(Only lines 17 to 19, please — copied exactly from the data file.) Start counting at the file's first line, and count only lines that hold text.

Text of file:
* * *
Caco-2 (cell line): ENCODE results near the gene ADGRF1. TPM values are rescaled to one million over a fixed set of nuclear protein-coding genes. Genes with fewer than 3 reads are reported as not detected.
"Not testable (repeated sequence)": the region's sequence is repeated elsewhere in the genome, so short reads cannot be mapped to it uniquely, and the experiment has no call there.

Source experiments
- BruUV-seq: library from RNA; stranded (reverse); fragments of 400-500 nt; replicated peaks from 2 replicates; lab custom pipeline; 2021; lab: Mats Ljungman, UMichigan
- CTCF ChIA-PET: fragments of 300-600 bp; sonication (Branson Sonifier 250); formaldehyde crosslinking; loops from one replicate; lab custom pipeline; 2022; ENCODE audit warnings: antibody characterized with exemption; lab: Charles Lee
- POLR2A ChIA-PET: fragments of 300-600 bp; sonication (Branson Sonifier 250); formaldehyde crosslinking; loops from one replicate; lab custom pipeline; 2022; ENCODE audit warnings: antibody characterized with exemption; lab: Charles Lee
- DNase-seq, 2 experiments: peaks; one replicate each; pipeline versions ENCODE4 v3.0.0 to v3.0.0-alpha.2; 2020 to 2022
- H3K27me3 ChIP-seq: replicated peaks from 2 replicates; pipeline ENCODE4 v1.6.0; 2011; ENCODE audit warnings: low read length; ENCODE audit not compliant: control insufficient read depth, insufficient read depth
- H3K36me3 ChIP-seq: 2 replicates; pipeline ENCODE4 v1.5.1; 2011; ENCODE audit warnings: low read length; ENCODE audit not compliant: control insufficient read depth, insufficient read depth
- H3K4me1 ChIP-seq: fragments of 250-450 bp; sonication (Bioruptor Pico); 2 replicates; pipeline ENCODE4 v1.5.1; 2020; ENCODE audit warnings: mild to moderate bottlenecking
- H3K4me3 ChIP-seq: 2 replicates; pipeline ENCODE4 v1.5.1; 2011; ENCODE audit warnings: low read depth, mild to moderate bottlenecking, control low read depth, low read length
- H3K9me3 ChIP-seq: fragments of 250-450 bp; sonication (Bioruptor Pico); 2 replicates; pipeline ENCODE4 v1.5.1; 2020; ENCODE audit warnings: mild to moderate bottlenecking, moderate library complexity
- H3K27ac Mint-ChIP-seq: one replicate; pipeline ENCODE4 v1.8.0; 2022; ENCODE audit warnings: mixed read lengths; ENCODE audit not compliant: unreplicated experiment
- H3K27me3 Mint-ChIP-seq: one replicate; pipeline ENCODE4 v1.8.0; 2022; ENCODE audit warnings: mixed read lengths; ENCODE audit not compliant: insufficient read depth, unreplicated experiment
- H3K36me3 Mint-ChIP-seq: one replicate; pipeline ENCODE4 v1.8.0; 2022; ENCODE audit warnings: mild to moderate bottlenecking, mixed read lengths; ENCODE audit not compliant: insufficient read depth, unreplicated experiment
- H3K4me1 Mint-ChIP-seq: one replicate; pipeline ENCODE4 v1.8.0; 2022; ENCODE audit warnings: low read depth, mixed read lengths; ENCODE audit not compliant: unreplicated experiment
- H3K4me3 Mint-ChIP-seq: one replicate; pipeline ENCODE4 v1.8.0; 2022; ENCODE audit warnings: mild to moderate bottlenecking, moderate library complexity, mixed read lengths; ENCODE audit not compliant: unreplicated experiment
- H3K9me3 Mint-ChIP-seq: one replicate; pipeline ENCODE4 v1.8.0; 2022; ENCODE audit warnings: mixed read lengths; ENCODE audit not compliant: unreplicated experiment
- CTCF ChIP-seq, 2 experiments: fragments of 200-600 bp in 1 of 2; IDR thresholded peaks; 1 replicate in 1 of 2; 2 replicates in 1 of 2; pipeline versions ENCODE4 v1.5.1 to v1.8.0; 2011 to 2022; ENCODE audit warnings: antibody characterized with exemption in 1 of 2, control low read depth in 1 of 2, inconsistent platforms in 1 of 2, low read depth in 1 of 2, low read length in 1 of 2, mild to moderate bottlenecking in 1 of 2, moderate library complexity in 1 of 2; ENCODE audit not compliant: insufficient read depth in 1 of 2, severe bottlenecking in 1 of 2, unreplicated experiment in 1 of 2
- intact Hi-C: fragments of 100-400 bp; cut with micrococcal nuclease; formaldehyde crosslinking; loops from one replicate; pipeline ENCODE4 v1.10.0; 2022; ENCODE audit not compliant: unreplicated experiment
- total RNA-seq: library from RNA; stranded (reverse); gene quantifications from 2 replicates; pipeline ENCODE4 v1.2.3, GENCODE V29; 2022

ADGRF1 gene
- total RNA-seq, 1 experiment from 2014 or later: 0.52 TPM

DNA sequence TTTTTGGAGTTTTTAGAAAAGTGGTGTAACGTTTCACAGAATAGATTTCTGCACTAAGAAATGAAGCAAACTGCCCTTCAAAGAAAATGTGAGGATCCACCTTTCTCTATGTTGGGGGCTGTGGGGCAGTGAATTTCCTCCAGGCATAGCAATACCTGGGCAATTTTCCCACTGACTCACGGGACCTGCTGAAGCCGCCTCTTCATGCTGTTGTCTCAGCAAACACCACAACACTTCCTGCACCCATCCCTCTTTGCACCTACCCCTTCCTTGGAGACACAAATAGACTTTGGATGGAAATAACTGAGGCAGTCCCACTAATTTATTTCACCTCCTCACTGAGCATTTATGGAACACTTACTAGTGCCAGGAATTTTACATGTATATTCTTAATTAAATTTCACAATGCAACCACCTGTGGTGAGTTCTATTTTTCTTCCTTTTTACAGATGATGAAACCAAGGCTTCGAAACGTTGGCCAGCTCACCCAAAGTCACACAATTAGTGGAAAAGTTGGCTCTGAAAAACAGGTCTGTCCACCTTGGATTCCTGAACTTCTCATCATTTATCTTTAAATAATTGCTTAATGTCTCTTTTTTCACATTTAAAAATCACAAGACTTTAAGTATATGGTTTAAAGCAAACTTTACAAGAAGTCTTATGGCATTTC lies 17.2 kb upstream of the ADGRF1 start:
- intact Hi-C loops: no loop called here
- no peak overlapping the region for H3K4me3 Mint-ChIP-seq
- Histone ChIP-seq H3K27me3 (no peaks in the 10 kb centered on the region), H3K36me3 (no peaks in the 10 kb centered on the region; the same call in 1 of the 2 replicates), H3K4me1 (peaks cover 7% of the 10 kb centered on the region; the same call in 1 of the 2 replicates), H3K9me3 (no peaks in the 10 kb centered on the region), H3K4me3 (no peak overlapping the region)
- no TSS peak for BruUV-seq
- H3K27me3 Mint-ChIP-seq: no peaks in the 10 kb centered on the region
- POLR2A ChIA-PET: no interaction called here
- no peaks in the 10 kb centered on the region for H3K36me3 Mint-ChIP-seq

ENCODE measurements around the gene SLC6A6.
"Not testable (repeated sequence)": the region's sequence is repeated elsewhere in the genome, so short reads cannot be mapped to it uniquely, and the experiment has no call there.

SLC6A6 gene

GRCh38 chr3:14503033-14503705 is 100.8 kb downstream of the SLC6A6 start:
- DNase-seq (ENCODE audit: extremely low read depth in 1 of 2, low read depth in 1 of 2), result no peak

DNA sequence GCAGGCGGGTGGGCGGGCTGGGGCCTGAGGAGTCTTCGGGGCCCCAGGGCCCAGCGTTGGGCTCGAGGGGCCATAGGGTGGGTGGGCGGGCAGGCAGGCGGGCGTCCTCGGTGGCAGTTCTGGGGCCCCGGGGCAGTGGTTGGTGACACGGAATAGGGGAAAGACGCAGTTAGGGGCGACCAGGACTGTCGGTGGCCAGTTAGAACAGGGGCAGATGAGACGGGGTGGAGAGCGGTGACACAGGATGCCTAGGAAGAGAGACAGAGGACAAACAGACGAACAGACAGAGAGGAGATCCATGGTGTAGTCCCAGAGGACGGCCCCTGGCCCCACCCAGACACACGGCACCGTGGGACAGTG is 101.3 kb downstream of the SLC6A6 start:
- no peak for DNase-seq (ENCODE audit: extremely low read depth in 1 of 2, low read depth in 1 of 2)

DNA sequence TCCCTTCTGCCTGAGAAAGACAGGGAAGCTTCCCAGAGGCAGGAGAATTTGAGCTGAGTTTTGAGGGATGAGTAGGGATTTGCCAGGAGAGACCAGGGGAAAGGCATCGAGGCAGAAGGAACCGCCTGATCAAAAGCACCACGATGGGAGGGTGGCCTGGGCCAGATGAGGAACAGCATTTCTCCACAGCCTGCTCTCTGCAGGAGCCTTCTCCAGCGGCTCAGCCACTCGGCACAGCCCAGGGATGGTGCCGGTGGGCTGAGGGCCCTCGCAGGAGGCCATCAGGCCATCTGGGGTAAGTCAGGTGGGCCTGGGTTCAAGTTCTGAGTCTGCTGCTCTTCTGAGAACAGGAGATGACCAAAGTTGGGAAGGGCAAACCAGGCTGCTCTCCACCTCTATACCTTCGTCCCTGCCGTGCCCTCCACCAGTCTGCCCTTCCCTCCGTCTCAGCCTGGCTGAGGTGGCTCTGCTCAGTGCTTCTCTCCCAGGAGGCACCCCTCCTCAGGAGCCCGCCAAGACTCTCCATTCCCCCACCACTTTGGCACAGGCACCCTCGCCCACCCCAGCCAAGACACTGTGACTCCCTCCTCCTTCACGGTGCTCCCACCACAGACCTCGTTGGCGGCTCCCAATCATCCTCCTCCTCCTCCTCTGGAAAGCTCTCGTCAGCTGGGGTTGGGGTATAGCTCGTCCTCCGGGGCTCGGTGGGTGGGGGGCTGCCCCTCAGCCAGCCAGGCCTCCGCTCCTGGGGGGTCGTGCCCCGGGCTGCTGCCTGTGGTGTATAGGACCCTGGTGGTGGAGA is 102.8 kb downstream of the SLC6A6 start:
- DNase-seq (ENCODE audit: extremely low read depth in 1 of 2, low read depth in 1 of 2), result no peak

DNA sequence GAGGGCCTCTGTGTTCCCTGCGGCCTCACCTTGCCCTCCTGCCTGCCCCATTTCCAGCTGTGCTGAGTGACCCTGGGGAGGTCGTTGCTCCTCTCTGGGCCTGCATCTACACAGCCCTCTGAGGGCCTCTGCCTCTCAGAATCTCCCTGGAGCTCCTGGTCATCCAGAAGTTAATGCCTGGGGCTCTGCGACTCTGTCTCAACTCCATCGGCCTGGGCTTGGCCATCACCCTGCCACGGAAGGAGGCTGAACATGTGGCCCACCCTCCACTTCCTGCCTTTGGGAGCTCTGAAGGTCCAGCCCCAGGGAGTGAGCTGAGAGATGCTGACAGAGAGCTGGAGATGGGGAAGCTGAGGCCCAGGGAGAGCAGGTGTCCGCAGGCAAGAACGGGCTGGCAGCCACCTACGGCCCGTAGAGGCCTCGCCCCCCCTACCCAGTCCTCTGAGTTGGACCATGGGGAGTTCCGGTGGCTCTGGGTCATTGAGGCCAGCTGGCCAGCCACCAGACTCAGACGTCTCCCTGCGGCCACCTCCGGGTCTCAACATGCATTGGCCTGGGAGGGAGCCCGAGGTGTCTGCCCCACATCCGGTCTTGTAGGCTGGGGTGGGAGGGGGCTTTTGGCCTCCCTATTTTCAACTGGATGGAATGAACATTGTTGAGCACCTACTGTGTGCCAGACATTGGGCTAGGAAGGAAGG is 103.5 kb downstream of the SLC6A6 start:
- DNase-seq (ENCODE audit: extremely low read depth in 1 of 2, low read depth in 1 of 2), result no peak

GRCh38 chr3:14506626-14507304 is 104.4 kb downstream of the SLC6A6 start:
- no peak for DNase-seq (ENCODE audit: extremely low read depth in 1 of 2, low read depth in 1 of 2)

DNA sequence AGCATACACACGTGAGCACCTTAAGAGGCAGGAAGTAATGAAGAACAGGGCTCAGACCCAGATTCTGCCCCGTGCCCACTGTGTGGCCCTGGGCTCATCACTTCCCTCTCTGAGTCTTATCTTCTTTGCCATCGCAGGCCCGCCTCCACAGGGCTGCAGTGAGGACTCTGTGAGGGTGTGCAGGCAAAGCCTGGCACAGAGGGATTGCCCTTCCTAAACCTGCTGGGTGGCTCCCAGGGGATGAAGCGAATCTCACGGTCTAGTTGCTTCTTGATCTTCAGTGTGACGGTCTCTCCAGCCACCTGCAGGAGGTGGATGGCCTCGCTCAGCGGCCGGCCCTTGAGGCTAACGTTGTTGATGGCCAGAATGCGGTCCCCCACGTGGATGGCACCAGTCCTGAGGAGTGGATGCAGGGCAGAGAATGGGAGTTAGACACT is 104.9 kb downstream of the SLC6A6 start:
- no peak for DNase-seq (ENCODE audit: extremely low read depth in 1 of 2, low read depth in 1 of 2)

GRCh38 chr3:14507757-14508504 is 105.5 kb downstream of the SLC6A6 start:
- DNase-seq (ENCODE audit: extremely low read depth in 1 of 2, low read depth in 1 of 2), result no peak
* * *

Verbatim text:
- H3K4me3 Mint-ChIP-seq: one replicate; pipeline ENCODE4 v1.8.0; 2022; ENCODE audit warnings: mild to moderate bottlenecking, moderate library complexity, mixed read lengths; ENCODE audit not compliant: unreplicated experiment
- H3K9me3 Mint-ChIP-seq: one replicate; pipeline ENCODE4 v1.8.0; 2022; ENCODE audit warnings: mixed read lengths; ENCODE audit not compliant: unreplicated experiment
- CTCF ChIP-seq, 2 experiments: fragments of 200-600 bp in 1 of 2; IDR thresholded peaks; 1 replicate in 1 of 2; 2 replicates in 1 of 2; pipeline versions ENCODE4 v1.5.1 to v1.8.0; 2011 to 2022; ENCODE audit warnings: antibody characterized with exemption in 1 of 2, control low read depth in 1 of 2, inconsistent platforms in 1 of 2, low read depth in 1 of 2, low read length in 1 of 2, mild to moderate bottlenecking in 1 of 2, moderate library complexity in 1 of 2; ENCODE audit not compliant: insufficient read depth in 1 of 2, severe bottlenecking in 1 of 2, unreplicated experiment in 1 of 2